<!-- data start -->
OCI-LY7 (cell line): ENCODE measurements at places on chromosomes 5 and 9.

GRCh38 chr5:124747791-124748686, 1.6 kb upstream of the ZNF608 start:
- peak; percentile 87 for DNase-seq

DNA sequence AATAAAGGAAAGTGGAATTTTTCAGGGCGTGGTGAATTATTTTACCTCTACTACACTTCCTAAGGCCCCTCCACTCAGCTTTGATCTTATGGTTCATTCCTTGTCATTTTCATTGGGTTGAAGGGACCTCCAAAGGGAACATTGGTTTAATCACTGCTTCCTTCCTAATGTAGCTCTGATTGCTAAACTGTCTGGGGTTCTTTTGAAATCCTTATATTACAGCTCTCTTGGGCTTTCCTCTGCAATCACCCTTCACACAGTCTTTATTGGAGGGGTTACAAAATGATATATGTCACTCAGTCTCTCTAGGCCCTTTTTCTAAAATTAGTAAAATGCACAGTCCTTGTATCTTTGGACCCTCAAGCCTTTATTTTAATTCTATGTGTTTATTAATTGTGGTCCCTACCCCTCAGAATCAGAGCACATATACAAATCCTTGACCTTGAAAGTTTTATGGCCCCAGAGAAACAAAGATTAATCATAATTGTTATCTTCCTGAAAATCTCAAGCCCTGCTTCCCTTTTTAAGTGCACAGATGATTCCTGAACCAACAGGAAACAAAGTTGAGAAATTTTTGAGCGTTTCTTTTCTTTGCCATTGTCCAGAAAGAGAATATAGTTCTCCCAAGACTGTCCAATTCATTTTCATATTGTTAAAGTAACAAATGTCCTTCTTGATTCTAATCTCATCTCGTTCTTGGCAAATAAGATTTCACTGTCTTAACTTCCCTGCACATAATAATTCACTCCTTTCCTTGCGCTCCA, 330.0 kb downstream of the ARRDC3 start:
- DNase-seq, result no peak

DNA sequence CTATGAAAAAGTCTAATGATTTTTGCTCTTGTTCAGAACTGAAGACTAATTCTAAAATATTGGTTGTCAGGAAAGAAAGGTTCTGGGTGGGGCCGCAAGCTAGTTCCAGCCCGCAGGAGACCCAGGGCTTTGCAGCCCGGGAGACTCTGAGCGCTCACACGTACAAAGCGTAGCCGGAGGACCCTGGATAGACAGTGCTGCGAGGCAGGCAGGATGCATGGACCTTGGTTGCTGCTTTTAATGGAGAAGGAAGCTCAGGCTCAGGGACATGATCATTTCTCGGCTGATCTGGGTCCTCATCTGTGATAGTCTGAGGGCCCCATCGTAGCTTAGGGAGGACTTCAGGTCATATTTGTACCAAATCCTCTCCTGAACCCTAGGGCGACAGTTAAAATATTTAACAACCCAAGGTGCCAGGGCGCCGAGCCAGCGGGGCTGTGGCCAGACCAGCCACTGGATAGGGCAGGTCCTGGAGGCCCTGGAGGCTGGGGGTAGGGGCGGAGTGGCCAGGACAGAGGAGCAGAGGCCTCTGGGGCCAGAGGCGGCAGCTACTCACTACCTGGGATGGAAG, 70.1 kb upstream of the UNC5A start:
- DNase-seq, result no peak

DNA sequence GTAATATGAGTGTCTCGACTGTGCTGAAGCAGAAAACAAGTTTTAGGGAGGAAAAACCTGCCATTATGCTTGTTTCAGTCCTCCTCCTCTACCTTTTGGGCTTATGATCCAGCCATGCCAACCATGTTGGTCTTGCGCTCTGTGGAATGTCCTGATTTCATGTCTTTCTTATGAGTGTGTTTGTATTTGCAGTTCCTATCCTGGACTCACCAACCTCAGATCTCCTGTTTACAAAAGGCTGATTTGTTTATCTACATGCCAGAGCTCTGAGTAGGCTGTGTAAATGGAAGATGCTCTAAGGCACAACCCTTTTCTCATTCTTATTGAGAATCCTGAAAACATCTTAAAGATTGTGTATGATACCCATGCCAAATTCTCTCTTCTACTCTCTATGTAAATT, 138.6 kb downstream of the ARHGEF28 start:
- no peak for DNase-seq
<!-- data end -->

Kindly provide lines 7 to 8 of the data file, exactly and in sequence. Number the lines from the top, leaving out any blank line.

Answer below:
- DNase-seq, result no peak

DNA sequence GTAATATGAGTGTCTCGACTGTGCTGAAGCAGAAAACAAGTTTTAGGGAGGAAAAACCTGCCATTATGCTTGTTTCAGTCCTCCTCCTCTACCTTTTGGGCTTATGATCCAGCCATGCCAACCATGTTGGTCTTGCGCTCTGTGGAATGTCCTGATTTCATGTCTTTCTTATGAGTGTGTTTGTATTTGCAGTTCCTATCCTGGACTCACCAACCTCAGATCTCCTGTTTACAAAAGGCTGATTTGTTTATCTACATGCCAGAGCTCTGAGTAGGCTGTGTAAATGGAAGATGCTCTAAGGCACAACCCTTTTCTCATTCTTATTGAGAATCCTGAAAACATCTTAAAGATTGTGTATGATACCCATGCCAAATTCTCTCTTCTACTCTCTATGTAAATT, 138.6 kb downstream of the ARHGEF28 start: